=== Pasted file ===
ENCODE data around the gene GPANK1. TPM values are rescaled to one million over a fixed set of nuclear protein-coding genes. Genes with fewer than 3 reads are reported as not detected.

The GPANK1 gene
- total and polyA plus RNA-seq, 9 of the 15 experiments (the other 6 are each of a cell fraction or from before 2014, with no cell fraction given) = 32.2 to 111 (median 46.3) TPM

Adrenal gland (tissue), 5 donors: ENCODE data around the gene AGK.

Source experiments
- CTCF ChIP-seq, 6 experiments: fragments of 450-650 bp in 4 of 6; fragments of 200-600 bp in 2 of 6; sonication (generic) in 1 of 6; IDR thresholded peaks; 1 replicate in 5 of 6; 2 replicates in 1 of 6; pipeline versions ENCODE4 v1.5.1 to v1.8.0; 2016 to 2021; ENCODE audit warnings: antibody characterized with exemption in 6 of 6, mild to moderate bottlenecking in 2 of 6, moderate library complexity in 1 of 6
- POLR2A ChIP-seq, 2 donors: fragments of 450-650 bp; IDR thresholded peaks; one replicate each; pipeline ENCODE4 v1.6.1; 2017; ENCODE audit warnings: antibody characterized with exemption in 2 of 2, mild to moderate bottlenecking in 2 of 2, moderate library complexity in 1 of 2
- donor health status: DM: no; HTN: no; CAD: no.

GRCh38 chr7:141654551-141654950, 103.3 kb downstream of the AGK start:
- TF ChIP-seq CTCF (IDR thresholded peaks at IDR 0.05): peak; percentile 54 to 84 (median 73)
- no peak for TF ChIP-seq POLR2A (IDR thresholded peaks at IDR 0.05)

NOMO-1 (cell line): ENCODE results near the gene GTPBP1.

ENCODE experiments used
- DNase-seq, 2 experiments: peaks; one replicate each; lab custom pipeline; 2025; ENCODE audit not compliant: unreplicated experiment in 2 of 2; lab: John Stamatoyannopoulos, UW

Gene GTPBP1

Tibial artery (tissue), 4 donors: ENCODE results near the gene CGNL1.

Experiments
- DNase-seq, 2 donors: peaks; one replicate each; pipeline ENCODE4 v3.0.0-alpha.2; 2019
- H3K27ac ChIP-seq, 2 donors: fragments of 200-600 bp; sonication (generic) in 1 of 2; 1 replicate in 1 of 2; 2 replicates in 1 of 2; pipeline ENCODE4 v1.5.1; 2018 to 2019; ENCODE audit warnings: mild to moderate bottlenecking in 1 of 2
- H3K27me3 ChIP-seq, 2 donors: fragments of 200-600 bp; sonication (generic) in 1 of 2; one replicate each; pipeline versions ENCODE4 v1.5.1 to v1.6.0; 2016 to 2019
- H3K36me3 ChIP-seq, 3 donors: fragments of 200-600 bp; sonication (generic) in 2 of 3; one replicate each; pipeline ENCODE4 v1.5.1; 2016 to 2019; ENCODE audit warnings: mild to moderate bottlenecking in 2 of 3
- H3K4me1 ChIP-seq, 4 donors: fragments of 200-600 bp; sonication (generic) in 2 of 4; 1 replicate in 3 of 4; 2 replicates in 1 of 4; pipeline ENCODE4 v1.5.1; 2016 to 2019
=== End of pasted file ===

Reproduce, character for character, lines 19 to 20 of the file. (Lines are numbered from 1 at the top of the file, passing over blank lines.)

- H3K27ac ChIP-seq, 2 donors: fragments of 200-600 bp; sonication (generic) in 1 of 2; 1 replicate in 1 of 2; 2 replicates in 1 of 2; pipeline ENCODE4 v1.5.1; 2018 to 2019; ENCODE audit warnings: mild to moderate bottlenecking in 1 of 2
- H3K27me3 ChIP-seq, 2 donors: fragments of 200-600 bp; sonication (generic) in 1 of 2; one replicate each; pipeline versions ENCODE4 v1.5.1 to v1.6.0; 2016 to 2019